Bystander Intervention

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    Contact us for bystander Intervention training

    T.L. (Trish) Watson is a seasoned mediator who specializes in teaching de-escalation techniques and bystander training. She employs the 5D method—direct, distract, delegate, delay, and document—while prioritizing victim safety and care. Trish’s training sessions feature interactive role-playing scenarios and draw upon participants’ real-life experiences, ranging from concise 1.5-hour sessions to comprehensive two-day workshops. In addition to training, Trish offers mediation services for private and organizational disputes, with flexible pricing options available for nonprofits.

    Bystander Intervention

    Bystanders & Upstanders

    When an individual bears witness to a prejudiced attack and either intentionally ignores it or remains unaware of its discriminatory nature, their actions can inadvertently condone or bolster the offender’s behavior, further isolating the victim. These individuals are commonly referred to as “bystanders.” Acts of violence and aggression, whether on a macro or micro scale, perpetuate discrimination across various characteristics such as age, ethnicity, gender, race, religion, sexual orientation, or any combination thereof. By educating and motivating individuals to respond to prejudiced behavior, encouraging them to speak out against discriminatory actions as they happen, we can cultivate a society of “Upstanders.” This transformation can make anti-discriminatory conduct the societal norm and pave the way for a safer, more inclusive society.


    A bystander is an individual who observes a situation involving discrimination or violence, where a perpetrator targets a victim. In this moment, the bystander holds the power to either endorse, intervene, or remain passive (Rodenhizer-Stämpfli et al., 2018; Barnyard, 2011, as cited in Henson et al., 2020).


    An upstander, on the other hand, is a bystander who recognizes acts or statements of injustice and chooses to take a stand by interrupting and challenging situations that normalize discrimination and the potential for violence (Nelson et al., 2011; Grantham, 2011; Parrott et al., 2020).

    Distinguishing Bystander Intervention from the "Bystander Effect"

    It is important to note that bystander intervention is distinct from “The Bystander Effect.” Bystander intervention involves a bystander becoming an upstander in discriminatory or emergency situations. In contrast, the “Bystander Effect” refers to a psychological phenomenon where individuals are less likely to help or intervene due to the ambiguity of the situation, the presence of multiple bystanders (diffusion of responsibility), and the influence of others’ inaction (Henson et al., 2020; Madden & Loh, 2020; Jenkins & Nickerson, 2019; Bystander, 2006).

    Hollaback's 5 D's of Bystander Intervention

    Distract: Defuse the situation indirectly by interrupting the harasser and engaging in small talk or creating a commotion.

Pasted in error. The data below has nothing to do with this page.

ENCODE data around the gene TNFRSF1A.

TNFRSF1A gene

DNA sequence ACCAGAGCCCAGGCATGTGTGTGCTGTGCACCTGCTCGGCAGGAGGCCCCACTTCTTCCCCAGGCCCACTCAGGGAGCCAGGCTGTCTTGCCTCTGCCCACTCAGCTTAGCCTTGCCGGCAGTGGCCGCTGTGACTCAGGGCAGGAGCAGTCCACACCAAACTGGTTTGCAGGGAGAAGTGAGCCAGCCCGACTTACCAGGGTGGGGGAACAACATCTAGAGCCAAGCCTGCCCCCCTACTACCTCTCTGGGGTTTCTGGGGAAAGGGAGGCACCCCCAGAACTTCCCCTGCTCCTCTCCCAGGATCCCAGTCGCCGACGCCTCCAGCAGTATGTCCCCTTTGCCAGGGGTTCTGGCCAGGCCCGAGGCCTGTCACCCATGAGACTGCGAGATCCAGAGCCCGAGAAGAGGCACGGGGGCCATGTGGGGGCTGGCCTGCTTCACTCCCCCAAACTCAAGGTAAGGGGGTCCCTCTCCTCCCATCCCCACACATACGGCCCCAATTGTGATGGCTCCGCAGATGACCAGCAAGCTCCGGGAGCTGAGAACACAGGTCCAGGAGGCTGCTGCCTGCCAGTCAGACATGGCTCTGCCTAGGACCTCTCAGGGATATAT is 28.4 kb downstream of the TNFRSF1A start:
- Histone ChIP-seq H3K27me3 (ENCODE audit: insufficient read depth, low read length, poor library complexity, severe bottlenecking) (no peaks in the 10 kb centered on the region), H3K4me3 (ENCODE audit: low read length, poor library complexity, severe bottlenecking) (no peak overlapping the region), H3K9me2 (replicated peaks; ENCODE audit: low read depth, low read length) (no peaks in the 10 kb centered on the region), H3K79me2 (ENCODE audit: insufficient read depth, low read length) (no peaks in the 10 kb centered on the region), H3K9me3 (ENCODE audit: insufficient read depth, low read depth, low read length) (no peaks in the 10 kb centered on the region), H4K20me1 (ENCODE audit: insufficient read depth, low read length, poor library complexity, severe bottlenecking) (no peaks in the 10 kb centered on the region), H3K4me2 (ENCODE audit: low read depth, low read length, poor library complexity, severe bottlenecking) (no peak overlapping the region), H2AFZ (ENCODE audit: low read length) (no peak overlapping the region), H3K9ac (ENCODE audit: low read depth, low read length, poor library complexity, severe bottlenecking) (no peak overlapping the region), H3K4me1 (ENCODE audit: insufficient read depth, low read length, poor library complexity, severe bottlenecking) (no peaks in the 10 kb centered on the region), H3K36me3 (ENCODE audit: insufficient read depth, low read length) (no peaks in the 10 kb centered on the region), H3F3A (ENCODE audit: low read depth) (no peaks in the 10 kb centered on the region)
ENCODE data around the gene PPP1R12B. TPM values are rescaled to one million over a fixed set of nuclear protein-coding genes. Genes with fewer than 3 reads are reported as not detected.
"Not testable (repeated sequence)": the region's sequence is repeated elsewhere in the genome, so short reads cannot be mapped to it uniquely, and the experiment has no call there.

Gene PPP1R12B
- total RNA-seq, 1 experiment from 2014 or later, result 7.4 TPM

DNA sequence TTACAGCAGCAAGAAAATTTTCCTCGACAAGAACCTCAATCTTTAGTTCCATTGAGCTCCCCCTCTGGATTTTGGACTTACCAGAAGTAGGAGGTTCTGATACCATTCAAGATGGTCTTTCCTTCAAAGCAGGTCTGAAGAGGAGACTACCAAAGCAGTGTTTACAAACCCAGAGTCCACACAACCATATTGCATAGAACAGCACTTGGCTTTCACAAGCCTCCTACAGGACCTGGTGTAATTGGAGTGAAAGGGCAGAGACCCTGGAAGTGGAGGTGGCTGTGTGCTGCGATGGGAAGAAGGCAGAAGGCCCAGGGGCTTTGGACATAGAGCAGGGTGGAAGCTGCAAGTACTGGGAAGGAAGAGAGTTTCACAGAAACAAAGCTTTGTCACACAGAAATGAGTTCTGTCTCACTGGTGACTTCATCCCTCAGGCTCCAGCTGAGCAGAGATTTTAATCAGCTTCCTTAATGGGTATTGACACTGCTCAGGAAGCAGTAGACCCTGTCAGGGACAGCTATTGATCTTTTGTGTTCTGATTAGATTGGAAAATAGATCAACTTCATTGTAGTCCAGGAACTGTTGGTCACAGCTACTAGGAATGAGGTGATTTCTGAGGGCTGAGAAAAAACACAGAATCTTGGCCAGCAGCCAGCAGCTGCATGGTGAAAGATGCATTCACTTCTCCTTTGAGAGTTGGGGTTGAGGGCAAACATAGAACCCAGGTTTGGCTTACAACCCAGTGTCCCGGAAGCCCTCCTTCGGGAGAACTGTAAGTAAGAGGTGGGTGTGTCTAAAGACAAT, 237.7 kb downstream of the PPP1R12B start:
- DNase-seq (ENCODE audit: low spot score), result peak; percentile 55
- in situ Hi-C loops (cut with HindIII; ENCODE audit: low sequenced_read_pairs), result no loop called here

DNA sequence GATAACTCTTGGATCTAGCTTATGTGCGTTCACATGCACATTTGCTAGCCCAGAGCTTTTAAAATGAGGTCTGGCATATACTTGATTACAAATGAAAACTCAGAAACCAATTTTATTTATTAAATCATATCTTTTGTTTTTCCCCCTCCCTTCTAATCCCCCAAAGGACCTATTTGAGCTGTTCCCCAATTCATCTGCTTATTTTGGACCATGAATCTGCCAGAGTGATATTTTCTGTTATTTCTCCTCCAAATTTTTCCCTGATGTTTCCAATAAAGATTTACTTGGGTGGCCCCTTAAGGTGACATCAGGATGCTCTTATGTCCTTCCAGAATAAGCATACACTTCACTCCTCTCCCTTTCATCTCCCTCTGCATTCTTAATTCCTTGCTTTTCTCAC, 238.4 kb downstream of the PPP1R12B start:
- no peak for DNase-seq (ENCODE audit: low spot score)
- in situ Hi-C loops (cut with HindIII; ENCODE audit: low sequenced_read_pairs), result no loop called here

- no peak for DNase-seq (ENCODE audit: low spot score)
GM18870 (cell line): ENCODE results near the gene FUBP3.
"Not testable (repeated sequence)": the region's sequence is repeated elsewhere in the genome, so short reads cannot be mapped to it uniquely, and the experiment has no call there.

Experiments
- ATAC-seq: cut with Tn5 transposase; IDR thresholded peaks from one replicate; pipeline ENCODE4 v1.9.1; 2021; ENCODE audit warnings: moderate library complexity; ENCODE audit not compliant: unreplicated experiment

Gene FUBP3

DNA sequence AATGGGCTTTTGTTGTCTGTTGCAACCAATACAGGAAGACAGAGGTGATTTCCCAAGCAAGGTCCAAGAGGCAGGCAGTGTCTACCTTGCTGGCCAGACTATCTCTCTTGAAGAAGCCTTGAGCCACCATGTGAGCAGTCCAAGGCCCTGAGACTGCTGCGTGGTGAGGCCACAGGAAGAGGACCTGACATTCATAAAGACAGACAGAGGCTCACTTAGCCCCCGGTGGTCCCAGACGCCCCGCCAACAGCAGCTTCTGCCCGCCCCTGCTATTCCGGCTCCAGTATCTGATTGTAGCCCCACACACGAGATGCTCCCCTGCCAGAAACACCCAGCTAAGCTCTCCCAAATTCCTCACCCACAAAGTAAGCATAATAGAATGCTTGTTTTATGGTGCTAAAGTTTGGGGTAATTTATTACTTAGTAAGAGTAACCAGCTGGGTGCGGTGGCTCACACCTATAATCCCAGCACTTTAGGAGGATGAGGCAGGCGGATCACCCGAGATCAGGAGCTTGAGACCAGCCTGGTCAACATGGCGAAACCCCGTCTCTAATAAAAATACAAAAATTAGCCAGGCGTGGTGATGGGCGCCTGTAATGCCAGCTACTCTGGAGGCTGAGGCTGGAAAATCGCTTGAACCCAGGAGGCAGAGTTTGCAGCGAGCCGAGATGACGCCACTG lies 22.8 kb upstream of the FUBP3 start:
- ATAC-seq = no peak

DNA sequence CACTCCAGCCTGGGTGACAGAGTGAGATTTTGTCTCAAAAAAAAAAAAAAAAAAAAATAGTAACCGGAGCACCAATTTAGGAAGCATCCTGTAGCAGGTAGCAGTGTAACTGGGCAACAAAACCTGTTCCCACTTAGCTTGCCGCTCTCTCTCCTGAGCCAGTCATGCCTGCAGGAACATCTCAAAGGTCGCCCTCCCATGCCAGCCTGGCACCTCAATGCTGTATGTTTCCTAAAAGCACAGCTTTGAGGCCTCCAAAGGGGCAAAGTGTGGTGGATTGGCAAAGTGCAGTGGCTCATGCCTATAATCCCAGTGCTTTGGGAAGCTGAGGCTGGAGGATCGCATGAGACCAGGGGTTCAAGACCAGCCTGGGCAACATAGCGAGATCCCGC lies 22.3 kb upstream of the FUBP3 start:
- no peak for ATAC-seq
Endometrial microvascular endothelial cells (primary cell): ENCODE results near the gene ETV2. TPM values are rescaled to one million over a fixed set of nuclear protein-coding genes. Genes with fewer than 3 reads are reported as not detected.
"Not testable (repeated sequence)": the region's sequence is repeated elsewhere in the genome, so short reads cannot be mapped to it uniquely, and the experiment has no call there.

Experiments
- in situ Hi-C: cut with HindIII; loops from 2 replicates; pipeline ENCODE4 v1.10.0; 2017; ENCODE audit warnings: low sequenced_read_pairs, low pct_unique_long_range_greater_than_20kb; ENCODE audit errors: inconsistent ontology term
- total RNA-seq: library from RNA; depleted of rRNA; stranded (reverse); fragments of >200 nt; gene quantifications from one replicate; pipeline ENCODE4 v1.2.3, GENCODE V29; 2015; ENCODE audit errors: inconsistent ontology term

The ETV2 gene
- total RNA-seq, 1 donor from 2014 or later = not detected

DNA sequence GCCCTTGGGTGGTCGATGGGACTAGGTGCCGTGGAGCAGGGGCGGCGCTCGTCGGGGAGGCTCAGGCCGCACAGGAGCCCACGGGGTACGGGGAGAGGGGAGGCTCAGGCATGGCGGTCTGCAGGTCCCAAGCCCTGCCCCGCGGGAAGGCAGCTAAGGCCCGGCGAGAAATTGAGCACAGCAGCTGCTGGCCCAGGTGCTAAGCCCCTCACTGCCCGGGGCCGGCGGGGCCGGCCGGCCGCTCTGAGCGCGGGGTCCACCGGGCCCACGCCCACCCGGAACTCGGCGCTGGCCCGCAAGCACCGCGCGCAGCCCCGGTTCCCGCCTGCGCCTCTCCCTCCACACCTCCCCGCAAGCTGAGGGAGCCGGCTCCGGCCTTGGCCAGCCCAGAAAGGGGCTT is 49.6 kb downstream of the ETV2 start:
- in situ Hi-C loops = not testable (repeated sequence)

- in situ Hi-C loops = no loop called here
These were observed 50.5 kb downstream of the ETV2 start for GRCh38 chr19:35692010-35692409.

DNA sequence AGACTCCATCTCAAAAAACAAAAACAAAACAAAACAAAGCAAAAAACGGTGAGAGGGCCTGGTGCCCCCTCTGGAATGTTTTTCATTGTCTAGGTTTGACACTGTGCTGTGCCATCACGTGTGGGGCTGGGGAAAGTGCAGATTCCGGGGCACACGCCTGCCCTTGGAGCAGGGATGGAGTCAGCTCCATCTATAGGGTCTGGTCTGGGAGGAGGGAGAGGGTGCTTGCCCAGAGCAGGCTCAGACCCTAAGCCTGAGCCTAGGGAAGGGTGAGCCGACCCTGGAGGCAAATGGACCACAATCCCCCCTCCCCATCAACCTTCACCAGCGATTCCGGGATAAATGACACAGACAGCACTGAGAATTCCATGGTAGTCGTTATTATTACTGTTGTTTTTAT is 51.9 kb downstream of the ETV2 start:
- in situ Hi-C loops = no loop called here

Delegate: Seek assistance from a third party, preferably someone in a position of authority, to intervene.

    Document: If it is safe to do so and someone else is already helping the victim, take notes or record the discriminatory incident (with the victim’s permission).

    Delay: Offer support and assistance to the person who experienced discrimination or harassment.

    Direct: If everyone is physically safe, firmly and clearly speak out against the harassment or discrimination taking place. Prioritize assisting the victim over engaging in a debate with the harasser.

    Examples of Bystander and Upstander Scenarios

    Bullying in the Workplace

    Bystander: Witnessing a colleague being harassed or bullied by another coworker but choosing to remain silent or not get involved.

    Upstander: Recognizing bullying behavior and actively intervening or reporting it to a supervisor or the HR department to address the issue.

    Cyberbullying on Social Media

    Bystander: Observing hurtful comments or cyberbullying on social media platforms and opting to ignore or avoid involvement.

    Upstander: Responding to cyberbullying by supporting the victim, reporting inappropriate content, or encouraging others to stand against online harassment.

    Discrimination in a Public Setting

    Bystander: Witnessing someone being discriminated against based on their characteristics (e.g., race, gender) and choosing not to speak up or intervene.

    Upstander: Confronting the discriminatory behavior, supporting the victim, or reporting the incident to relevant authorities to address and rectify the situation.

    Sexual Harassment at a Social Event

    Bystander: Attending a social gathering where someone is making inappropriate advances or comments but deciding not to intervene or address the harasser.

    Upstander: Recognizing the inappropriate behavior, intervening to stop it, and providing support to the person experiencing harassment, possibly by reporting it to event organizers or authorities.

    Domestic Violence in a Neighborhood

    Bystander: Knowing or suspecting that a neighbor is experiencing domestic violence but choosing not to interfere or report the situation to the authorities.

    Upstander: Taking action by notifying law enforcement, offering support to the victim, or connecting them with resources such as domestic violence shelters or counseling services.

    In each of these scenarios, bystanders face a choice between remaining passive or taking a stand to address and prevent harm, while upstanders actively engage to support and promote a safer and more respectful environment.

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